Citing 'public interests,' Florida asks to keep its abortion law in place during legal battle
Lawyers in Attorney General Ashley Moody’s office filed a 28-page response at the 1st District Court of Appeal, a day after abortion clinics and a physician asked the court to put the law on hold.
Attorney General Ashley Moody’s office Thursday argued that a new law preventing abortions after 15 weeks of pregnancy should remain in effect during a legal fight and that the case should move quickly to the Florida Supreme Court.
Lawyers in Moody’s office filed a 28-page response at the 1st District Court of Appeal, a day after abortion clinics and a physician asked the court to put the law on hold.
The state’s response pointed to “public interests” that the law protects.
“That law safeguards maternal health, in part by encouraging women to avoid the increased health risks that accompany later-term abortions,” the response said. “It also shields unborn children from pain.”
Leon County Circuit Judge John Cooper on July 5 issued a temporary injunction to block the law, agreeing with the abortion clinics and physician that it violated a privacy clause in the Florida Constitution. The state, however, immediately appealed, which triggered an automatic stay of the injunction — effectively meaning that the law remained in effect during the appeal.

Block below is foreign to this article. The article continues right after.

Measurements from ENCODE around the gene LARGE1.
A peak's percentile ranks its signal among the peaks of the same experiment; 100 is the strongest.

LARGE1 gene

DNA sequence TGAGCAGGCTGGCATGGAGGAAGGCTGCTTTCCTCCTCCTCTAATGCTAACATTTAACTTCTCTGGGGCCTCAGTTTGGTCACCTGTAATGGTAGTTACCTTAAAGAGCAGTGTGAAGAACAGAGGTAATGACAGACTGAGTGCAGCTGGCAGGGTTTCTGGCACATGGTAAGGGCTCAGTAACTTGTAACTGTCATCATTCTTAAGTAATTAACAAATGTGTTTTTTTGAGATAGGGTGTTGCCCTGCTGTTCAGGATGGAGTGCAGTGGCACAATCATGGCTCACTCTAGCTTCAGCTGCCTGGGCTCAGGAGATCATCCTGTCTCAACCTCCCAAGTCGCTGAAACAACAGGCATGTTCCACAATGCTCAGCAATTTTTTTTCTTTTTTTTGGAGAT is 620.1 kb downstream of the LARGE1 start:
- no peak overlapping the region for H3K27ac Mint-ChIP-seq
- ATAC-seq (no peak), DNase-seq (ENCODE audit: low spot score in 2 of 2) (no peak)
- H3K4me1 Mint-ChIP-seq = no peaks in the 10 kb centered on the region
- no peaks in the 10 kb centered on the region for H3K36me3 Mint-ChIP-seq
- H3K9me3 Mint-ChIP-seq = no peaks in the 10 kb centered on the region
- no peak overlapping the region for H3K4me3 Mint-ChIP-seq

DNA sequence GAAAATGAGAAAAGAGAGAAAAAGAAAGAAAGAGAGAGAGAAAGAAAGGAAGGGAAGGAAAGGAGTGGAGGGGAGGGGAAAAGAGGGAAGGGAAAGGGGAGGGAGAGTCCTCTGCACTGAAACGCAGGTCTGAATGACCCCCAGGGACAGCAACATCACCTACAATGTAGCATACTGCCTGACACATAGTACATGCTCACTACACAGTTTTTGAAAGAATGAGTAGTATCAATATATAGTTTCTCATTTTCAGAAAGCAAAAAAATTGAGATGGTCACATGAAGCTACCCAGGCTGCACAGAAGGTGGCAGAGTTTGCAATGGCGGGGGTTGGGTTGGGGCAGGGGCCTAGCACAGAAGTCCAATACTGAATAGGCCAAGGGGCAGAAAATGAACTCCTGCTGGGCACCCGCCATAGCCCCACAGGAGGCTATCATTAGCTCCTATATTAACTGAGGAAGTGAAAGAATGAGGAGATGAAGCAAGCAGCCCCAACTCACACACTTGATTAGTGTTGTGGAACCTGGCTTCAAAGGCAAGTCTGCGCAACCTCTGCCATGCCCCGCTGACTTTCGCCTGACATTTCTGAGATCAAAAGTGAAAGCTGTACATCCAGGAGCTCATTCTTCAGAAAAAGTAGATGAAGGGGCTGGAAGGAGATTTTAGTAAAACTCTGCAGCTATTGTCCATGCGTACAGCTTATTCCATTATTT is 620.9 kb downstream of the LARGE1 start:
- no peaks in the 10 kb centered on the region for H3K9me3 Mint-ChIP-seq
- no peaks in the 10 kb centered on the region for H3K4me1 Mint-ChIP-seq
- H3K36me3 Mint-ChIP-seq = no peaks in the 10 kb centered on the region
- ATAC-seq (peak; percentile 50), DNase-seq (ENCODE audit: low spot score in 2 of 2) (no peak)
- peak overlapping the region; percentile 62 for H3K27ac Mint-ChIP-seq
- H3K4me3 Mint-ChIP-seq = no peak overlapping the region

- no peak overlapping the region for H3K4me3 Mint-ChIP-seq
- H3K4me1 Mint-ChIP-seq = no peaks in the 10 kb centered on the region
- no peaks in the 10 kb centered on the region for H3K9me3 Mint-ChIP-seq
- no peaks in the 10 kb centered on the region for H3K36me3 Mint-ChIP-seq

The plaintiffs asked Cooper to vacate the stay, a move that would have put the law on hold. But Cooper on Tuesday denied the request, leading to the plaintiffs asking the appeals court Wednesday to vacate the stay.
While arguing that the stay should remain in place, Moody’s office Thursday reiterated arguments that the appeals court should fast-track the case to the Florida Supreme Court.
“This (appeals) court should not rule on plaintiffs’ motion to vacate the stay,” the response said. “Instead, it should expeditiously certify this case for immediate resolution by the Florida Supreme Court. If this (appeals) court rules on plaintiffs’ motion, however, then the motion should be denied.”
The plaintiffs have objected to sending the case quickly to the Supreme Court and largely bypassing the appeals court.